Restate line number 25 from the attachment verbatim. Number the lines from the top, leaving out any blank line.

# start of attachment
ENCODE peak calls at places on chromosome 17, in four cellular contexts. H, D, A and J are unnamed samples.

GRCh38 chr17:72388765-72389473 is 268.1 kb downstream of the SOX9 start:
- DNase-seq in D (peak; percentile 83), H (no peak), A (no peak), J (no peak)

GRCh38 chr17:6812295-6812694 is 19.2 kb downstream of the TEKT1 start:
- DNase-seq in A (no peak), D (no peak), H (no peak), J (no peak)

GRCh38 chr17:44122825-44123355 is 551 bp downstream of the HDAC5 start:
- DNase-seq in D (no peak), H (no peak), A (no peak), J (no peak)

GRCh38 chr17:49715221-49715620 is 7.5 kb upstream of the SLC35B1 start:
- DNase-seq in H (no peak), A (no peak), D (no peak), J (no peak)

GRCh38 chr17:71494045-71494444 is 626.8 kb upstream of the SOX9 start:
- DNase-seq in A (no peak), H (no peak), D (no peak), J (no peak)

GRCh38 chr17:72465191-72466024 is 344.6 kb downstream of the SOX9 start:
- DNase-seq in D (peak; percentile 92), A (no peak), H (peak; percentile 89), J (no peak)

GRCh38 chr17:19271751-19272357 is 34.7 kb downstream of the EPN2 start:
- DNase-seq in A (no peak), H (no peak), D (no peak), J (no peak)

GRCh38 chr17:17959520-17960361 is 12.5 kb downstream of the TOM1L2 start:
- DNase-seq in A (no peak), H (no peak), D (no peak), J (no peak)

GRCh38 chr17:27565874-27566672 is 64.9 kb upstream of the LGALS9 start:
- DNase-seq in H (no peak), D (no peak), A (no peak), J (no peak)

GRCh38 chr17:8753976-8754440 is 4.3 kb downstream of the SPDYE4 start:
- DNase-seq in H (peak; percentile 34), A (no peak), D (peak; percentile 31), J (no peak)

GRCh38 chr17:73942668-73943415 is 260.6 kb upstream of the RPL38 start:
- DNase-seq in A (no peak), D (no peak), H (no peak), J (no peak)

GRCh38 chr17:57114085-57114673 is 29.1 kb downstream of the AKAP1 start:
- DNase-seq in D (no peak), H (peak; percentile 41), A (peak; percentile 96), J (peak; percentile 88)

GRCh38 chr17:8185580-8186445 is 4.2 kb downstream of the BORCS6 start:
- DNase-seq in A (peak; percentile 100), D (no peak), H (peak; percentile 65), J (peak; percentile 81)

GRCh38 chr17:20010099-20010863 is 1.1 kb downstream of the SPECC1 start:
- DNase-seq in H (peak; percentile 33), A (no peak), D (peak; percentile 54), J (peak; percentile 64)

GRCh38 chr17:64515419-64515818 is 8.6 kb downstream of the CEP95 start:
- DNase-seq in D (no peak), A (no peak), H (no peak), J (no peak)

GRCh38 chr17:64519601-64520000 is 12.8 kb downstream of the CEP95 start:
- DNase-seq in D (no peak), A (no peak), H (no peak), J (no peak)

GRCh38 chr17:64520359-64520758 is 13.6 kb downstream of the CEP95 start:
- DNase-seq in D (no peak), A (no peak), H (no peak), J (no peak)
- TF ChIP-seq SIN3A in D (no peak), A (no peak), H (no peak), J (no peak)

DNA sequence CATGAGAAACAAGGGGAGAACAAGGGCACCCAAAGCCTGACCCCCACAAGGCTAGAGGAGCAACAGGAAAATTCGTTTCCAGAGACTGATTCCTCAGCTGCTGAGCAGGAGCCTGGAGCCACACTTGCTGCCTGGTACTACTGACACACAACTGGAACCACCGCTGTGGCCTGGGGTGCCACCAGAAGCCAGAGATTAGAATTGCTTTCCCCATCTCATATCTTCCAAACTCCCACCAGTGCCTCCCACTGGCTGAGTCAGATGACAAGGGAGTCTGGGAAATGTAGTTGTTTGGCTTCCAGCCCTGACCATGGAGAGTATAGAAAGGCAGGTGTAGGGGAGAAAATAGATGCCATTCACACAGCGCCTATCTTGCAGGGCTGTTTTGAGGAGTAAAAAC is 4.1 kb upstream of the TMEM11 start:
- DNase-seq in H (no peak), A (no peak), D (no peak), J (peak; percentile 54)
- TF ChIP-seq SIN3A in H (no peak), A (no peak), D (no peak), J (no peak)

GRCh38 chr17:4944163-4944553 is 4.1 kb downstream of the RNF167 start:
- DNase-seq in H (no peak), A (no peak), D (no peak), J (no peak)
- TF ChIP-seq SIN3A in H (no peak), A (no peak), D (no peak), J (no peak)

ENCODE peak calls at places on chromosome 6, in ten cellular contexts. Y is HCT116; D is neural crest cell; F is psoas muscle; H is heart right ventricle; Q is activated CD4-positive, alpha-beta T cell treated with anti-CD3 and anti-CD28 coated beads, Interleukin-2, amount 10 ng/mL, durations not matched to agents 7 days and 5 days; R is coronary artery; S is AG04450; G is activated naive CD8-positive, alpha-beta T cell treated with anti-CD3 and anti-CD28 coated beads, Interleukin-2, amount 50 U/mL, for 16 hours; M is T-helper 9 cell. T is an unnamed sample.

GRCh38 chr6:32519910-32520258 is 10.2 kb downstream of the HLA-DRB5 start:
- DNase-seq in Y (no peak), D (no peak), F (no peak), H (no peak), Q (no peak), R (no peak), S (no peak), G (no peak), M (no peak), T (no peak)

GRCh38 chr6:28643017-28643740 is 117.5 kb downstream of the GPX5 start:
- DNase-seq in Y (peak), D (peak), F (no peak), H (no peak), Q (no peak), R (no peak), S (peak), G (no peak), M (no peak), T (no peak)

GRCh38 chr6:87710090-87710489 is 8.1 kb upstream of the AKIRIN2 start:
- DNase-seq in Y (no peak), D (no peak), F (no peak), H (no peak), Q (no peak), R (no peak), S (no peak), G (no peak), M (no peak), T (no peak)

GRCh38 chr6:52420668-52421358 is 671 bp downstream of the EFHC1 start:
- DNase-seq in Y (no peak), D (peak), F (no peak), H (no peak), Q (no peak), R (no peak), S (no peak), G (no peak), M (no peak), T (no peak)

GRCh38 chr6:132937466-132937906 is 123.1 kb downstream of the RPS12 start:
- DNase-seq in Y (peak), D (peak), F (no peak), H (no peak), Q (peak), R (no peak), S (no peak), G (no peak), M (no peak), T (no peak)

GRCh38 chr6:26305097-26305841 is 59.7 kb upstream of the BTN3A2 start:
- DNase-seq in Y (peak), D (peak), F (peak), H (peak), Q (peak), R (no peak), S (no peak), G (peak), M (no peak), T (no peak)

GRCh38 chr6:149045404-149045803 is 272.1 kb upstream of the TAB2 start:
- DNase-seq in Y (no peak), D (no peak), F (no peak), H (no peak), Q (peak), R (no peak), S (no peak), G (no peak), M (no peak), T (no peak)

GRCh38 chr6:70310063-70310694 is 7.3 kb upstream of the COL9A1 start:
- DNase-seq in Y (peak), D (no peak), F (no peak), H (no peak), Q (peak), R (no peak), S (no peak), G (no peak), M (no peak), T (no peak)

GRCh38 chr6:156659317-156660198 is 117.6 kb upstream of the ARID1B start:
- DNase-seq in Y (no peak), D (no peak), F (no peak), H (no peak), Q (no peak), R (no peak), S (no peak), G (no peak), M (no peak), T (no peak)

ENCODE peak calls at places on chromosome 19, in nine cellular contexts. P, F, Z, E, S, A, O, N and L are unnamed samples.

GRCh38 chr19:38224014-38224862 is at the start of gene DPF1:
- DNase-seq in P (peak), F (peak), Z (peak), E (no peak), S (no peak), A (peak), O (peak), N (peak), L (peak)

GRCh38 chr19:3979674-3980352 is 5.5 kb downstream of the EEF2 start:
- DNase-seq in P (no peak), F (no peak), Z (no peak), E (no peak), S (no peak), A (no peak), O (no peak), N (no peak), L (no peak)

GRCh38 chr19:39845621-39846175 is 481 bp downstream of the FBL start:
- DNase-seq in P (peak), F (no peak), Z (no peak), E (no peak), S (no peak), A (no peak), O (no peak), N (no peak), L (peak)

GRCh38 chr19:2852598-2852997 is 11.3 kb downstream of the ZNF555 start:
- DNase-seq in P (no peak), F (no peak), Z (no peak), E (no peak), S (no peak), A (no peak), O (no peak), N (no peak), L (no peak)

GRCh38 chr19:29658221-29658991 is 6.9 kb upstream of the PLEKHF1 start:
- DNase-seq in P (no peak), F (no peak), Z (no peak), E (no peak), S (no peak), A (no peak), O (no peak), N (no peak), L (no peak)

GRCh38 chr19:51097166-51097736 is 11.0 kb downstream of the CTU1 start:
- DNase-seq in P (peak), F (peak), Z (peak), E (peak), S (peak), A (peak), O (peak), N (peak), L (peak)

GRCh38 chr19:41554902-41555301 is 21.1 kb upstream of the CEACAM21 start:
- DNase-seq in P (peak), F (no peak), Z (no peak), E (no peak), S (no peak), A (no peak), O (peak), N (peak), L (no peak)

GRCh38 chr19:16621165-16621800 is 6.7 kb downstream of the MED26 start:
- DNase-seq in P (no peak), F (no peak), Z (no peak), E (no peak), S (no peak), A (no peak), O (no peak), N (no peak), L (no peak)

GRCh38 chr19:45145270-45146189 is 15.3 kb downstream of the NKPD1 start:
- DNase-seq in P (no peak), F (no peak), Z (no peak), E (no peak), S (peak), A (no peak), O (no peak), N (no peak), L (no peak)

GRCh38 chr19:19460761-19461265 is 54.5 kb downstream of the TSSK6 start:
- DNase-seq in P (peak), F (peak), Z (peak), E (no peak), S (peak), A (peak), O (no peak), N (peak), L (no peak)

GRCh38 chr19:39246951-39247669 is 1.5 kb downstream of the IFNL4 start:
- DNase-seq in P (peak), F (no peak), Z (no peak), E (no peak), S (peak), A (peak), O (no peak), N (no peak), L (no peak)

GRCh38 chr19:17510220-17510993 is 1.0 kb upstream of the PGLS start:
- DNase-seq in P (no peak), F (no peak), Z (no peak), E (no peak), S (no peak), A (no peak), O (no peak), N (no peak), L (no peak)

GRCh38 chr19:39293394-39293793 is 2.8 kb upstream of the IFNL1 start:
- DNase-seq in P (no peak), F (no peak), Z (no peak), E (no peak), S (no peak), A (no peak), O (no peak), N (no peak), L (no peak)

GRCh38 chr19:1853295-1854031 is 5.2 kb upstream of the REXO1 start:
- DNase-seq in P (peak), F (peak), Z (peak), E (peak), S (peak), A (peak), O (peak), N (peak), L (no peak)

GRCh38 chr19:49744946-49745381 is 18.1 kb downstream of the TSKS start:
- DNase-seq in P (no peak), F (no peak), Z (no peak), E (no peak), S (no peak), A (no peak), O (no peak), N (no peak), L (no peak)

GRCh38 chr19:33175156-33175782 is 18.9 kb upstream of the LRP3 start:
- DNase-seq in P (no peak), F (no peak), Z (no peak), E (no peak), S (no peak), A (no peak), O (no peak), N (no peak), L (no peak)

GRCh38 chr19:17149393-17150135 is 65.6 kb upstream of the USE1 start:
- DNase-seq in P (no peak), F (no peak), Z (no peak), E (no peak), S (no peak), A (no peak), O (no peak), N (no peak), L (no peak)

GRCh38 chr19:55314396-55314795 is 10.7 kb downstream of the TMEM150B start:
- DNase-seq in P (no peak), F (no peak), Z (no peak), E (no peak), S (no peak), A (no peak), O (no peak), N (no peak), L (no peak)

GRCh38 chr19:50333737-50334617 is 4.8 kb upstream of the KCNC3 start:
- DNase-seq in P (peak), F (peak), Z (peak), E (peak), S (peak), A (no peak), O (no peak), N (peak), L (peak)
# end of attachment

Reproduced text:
- DNase-seq in D (no peak), H (peak; percentile 41), A (peak; percentile 96), J (peak; percentile 88)